For entrepreneurs looking to start an online business, or even current business owners needing to re-evaluate their brand, assessing your target customer is a crucial step. Being able to define who your advertising efforts are geared towards will help you focus, and will help increase the possible success of your endeavors. When marketing online, it becomes even more crucial, as many avenues of advertising allow you to make your work visible mainly to targeted audiences. This is true of Facebook, Google, Twitter, and other popular social media platforms.

Knowing your target customer can also help guide your business decisions. Your tone, appearance, attitude, and other messages can be tailored to appeal to your audience. Your product may even need to be adjusted slightly to better accommodate the people most likely to buy it. And while changing your original vision even a little can be challenging, your sales will be better for it.

Some business owners are afraid that defining their target customer will narrow down their potential clients. In reality, doing so will help you become more efficient. There is no need for you to turn away a customer who wants to buy your product if they don’t fit your targeted audience. Remember, because you are filling a specific need, your target customer is more likely to buy your product than someone who doesn’t fit in that category.

In order to discover your target customer, think about a few of these items:

  1. Hopefully, you’ve already started to sell your products to people you know personally. Who has bought your product? What do they all have in common? How are they using the product?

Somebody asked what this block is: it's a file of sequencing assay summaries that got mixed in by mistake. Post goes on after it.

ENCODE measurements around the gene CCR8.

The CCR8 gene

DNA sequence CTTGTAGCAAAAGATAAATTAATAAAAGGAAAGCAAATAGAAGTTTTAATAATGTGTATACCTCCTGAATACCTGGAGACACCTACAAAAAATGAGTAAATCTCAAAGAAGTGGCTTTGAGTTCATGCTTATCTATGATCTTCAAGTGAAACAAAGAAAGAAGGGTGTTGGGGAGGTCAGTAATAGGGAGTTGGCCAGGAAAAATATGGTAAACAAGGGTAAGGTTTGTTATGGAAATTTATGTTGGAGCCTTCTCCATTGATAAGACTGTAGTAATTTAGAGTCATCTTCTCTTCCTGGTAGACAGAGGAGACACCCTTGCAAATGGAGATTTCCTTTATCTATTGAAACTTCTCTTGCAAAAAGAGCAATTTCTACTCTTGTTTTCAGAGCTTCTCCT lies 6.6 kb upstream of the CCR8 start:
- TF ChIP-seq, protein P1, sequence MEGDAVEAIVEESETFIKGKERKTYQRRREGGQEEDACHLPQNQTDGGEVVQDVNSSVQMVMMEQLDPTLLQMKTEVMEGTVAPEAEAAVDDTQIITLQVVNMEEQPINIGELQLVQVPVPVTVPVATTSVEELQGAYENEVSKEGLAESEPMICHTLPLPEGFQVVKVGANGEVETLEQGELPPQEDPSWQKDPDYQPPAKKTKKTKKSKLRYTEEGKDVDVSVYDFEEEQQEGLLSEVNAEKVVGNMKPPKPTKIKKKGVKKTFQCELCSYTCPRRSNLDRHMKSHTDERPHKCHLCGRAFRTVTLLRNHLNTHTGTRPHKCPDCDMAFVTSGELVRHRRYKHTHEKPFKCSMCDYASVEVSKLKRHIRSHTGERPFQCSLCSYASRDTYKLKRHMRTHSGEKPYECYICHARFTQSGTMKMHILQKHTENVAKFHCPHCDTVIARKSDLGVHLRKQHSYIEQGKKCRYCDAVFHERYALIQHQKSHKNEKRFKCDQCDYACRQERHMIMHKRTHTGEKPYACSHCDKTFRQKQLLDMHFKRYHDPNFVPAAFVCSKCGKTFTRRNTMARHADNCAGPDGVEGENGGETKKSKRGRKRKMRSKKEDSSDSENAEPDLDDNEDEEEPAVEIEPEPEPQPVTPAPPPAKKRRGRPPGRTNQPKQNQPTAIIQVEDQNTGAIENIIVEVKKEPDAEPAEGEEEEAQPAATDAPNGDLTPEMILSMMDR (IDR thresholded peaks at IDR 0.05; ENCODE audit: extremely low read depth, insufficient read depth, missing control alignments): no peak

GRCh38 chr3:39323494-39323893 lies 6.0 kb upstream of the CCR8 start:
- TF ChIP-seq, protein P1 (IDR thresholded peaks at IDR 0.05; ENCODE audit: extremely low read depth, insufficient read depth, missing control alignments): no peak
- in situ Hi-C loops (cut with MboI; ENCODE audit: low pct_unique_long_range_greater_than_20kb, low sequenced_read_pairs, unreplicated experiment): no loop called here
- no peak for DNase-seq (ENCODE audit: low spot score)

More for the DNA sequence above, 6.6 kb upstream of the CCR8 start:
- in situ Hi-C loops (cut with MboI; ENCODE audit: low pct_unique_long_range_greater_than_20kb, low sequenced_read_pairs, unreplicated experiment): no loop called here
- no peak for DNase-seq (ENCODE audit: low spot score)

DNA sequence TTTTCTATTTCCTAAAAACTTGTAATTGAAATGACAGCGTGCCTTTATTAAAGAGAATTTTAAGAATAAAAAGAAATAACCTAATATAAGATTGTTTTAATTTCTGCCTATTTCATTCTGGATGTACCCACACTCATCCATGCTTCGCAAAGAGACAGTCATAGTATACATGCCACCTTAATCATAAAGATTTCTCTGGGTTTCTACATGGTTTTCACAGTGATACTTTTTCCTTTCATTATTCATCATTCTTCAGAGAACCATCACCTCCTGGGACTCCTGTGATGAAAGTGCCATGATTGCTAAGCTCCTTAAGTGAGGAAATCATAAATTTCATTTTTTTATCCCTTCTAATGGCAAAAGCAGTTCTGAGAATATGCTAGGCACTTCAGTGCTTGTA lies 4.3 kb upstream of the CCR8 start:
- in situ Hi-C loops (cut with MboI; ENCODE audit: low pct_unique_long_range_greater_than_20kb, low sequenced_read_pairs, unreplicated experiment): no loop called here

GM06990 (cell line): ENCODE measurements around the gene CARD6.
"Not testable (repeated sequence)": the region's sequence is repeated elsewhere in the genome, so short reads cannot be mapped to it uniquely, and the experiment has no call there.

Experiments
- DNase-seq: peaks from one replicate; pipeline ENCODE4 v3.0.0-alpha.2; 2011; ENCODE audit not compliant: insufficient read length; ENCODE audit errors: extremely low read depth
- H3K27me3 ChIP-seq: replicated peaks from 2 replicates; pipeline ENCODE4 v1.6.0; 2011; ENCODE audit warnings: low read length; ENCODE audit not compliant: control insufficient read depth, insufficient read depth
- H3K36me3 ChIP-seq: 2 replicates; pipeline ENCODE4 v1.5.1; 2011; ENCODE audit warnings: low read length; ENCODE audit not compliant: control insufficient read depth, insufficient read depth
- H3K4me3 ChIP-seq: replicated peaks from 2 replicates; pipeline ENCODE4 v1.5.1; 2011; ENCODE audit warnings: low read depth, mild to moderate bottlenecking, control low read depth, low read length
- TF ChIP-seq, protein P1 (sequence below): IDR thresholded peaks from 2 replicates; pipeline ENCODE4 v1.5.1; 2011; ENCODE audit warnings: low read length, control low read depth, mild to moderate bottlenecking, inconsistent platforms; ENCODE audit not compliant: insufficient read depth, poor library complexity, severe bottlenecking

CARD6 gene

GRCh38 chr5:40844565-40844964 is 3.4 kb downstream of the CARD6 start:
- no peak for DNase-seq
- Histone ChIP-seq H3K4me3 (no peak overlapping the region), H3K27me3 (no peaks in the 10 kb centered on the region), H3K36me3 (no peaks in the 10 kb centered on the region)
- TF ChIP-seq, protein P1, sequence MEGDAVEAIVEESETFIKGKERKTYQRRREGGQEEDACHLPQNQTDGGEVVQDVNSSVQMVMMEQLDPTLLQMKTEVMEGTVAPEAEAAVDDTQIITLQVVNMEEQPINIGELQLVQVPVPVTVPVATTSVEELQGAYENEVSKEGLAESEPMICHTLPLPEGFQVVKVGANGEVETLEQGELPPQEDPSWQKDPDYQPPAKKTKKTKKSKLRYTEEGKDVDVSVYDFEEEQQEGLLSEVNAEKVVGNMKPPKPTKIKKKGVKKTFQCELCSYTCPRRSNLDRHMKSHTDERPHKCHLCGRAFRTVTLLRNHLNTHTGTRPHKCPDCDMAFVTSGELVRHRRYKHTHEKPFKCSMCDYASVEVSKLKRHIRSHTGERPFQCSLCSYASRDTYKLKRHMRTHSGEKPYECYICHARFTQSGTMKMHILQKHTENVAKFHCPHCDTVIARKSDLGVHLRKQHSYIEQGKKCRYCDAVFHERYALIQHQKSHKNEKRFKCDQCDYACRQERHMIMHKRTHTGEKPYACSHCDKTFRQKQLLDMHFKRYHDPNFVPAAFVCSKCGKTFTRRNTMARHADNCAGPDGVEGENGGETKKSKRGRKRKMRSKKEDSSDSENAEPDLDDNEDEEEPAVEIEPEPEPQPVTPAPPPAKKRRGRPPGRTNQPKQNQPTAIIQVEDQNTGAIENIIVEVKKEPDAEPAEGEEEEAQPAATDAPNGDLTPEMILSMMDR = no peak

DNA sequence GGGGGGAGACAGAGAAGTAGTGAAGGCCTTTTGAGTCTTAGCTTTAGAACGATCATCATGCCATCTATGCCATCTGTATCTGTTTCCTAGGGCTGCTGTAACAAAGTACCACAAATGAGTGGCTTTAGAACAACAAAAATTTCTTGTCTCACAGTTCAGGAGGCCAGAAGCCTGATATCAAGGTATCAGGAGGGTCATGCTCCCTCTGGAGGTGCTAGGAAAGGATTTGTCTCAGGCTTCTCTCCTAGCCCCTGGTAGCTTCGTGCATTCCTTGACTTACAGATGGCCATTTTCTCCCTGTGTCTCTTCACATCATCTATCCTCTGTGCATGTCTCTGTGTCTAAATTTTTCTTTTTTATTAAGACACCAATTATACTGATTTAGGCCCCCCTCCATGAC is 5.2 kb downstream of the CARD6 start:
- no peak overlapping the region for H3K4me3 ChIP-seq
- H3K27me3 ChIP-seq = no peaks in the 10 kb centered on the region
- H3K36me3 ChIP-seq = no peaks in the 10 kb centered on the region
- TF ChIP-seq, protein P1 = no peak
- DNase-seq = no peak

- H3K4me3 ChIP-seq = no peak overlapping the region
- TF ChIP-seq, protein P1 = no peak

2. Research your future competition and their clients. Besides knowing who they are and how they are using the product, look for something your competition is missing. Is there a demographic they are ignoring? Could you improve upon their products?
  3. When you created this product, who did you have in mind? If you haven’t already envisioned your “perfect” customer (one for whom you’d love to sell to and for whom the product is a great match), do so immediately. You want to make your description as specific as possible, including age, ethnicity, education level, occupation, family status, income level, location, gender, political or religious leanings, shopping habits, and other interests.
  4. If your target client is a business, it is equally as important to define it. Think about location, purpose, industry, number of employees, size, scope, and amount of annual sales.
  5. When it comes to online businesses, it is especially important to think about your potential customer’s Internet habits. Most of your traffic will come from online. Where your business is located online might even be influenced by your target customer. You will always want to use social media to advertise and encourage traffic, but how and what you use will depend on your target customer.

Pakroo, Peri. “Define a Target Market for Your Small Business.” http://www.nolo.com/legal-encyclopedia/define-target-market-small-business-29950.html. (1 August 2013).